Perhaps you’re a dim sum disciple of the venerable Yank Sing located in downtown San Francisco, but there’s plenty of other places in the Bay Area to snack on this delightful Chinese fare.
Archive for December, 2011
Staff meals vary from china plates and wine glasses to communal sandwich bars: Megan Gordon chats with one baker, one jam maker and one very well-known Bay Area restaurant about how and why they take the time to plan for very specific staff meals.
To help combat exponential increases in hunger and demand for food assistance, the Alameda County Community Food Bank feeds 49,000 people a week. Its volunteers range from school children to retired Stanford University professors. They bag fresh produce, sort cans and fill boxes with essential foodstuffs.
Temescal’s Telegraph Avenue in Oakland is becoming quite the coffee-lovers’ hot spot. There’s a new cafe on the block, Arbor, which has been open since October.
I whipped up some Pumpkin Cream Cheese Frosting (which rocked if I do say so myself), and sandwiched a generous dollop between two of my pumpkin cookie-cakes. A finishing touch of some toffee bits along the edges and I had myself something to whoop about.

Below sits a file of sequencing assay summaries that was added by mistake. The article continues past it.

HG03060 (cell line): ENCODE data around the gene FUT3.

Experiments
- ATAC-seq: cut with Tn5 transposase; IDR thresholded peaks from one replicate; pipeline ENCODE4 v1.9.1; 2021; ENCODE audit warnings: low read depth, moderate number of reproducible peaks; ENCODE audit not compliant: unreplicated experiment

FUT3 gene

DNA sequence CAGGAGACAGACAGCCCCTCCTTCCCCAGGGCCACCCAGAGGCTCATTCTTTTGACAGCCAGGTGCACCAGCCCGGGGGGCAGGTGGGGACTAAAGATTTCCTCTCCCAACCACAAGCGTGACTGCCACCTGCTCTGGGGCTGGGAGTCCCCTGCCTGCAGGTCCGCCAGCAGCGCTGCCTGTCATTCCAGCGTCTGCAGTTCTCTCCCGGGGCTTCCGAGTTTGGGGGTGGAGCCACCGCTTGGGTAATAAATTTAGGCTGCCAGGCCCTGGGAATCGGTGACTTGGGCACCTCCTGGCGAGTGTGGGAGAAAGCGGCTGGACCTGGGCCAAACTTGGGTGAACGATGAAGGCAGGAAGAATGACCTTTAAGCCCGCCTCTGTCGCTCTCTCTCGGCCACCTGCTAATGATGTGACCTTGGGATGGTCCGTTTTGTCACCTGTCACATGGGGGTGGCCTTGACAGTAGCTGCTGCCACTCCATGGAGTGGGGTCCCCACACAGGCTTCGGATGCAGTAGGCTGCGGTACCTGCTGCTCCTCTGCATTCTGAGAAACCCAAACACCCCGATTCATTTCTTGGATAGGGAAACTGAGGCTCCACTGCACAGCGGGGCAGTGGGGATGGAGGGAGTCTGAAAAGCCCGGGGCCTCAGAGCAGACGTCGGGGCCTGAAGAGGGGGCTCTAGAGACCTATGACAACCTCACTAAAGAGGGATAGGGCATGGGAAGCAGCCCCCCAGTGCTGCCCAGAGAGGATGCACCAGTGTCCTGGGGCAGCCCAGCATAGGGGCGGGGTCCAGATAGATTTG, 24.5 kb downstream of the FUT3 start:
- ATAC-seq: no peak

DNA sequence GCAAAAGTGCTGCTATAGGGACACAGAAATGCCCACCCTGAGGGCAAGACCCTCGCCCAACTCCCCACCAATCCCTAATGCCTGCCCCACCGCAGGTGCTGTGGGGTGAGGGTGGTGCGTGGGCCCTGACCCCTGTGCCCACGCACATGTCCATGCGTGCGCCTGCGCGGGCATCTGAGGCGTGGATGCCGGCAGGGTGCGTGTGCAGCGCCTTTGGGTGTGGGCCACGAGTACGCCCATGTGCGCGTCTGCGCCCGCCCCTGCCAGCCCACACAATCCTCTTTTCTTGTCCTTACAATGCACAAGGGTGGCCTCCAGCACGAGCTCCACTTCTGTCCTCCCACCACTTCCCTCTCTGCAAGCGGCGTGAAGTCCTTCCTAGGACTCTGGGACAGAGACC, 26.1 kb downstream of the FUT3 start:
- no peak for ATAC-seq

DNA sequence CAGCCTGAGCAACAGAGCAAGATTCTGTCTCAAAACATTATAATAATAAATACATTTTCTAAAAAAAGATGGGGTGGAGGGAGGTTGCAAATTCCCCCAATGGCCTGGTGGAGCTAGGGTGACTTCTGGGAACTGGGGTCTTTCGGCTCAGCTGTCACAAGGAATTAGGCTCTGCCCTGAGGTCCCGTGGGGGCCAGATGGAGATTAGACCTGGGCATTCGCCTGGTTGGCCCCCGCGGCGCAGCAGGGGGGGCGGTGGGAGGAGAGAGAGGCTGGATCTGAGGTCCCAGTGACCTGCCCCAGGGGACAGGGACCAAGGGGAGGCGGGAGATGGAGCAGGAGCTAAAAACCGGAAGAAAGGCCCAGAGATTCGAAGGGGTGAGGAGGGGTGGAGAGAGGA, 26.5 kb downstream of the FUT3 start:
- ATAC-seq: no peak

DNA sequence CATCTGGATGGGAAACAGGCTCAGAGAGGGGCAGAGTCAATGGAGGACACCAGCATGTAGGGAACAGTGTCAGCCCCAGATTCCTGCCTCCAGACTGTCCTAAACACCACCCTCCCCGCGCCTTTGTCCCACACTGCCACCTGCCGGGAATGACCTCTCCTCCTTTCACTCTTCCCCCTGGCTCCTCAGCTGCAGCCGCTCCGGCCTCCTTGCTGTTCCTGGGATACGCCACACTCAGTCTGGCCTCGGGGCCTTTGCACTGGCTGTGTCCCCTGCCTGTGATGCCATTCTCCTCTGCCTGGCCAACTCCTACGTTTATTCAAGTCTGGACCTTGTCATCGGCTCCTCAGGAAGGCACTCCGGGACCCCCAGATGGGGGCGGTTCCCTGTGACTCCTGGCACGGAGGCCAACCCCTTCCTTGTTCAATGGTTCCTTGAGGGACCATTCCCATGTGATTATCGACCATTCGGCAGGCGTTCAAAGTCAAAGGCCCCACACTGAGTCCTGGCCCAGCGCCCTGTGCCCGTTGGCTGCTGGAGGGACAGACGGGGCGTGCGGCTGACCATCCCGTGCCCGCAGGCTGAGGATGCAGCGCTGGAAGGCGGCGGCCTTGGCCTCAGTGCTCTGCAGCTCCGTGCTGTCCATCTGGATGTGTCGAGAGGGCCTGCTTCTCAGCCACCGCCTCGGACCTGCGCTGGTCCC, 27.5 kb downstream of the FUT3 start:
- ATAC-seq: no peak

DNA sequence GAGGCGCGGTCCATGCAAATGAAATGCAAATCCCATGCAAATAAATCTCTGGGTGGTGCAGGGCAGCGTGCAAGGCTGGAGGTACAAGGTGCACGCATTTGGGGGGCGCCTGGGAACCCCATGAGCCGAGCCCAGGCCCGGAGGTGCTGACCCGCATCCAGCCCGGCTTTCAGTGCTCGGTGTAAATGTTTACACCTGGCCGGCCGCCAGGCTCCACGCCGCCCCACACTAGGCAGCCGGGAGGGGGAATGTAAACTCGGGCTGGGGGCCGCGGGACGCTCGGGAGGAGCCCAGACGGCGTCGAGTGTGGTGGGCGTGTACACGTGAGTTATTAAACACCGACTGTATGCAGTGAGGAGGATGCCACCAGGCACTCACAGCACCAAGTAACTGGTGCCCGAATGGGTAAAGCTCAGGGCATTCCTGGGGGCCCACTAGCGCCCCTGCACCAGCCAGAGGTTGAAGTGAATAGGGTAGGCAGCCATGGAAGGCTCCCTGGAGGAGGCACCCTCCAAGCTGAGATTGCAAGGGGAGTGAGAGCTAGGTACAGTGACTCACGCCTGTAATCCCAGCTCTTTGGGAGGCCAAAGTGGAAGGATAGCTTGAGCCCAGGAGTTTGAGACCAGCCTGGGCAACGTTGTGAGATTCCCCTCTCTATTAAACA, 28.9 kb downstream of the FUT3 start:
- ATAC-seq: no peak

Get your kale, do your holiday shopping! This week, great gifts from San Francisco’s Ferry Plaza Farmers’ Market.
Berkeley’s Nordic House offers Danes, Swedes and Norwegians many tastes of home. Holiday foods hold a special place in Scandinavian hearts and Nordic House carries glogg, aeblskiver and rice pudding mixes plus Swedish brined hams, Norwegian pork ribs and Danish pork with crispy skin.
San Francisco’s Bi-Rite Market aims to be more than a neighborhood grocery. It’s a community hub focused on food and learning about local farms and sustainable eating. The owners have just released a cookbook called “Eat Good Food,” and they’ve recently expanded a space in which they offer food-centric classes and more. KQED’s Forum talks with Bi-Rite’s owner and produce buyer about how to find the freshest produce and what to cook this season.
Chefs Grace Nguyen and Chad Newton may be the couple that seem to do everything together: work, live, cook, and create food-related businesses in the Bay Area.
A recent study found that even after building supermarkets in poor neighborhoods, many residents continue to rely on fast food restaurants, leading to preventable health problems. KQED’s Forum discusses what some advocates are doing to improve the availability of healthy food.
And scheduled to open in January, FuseBox, the West Oakland eatery of Korean-born Sunhui Chang, will add fuel to the Korean food fire with housemade gochuchang, exquisitely crafted pickles, bacon mochi, and well-honed culinary passion.